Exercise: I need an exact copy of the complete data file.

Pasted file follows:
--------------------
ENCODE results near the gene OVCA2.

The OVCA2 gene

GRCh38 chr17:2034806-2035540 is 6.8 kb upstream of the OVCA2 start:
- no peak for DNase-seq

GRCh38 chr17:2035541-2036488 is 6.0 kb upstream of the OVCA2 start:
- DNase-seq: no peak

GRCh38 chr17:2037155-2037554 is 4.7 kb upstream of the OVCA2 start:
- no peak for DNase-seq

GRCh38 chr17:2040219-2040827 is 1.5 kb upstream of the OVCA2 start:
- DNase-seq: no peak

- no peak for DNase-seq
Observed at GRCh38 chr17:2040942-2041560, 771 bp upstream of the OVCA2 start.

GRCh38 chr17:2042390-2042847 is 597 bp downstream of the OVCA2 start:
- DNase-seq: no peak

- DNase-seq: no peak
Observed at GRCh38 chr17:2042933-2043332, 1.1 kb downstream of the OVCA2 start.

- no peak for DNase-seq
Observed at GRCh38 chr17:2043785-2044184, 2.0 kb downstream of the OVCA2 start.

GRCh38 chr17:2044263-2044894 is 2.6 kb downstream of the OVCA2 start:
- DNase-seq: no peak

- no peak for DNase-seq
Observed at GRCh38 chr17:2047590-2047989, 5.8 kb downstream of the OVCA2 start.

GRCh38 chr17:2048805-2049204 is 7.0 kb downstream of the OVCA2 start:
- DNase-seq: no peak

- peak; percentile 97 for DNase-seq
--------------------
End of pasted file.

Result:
ENCODE results near the gene OVCA2.

The OVCA2 gene

GRCh38 chr17:2034806-2035540 is 6.8 kb upstream of the OVCA2 start:
- no peak for DNase-seq

GRCh38 chr17:2035541-2036488 is 6.0 kb upstream of the OVCA2 start:
- DNase-seq: no peak

GRCh38 chr17:2037155-2037554 is 4.7 kb upstream of the OVCA2 start:
- no peak for DNase-seq

GRCh38 chr17:2040219-2040827 is 1.5 kb upstream of the OVCA2 start:
- DNase-seq: no peak

- no peak for DNase-seq
Observed at GRCh38 chr17:2040942-2041560, 771 bp upstream of the OVCA2 start.

GRCh38 chr17:2042390-2042847 is 597 bp downstream of the OVCA2 start:
- DNase-seq: no peak

- DNase-seq: no peak
Observed at GRCh38 chr17:2042933-2043332, 1.1 kb downstream of the OVCA2 start.

- no peak for DNase-seq
Observed at GRCh38 chr17:2043785-2044184, 2.0 kb downstream of the OVCA2 start.

GRCh38 chr17:2044263-2044894 is 2.6 kb downstream of the OVCA2 start:
- DNase-seq: no peak

- no peak for DNase-seq
Observed at GRCh38 chr17:2047590-2047989, 5.8 kb downstream of the OVCA2 start.

GRCh38 chr17:2048805-2049204 is 7.0 kb downstream of the OVCA2 start:
- DNase-seq: no peak

- peak; percentile 97 for DNase-seq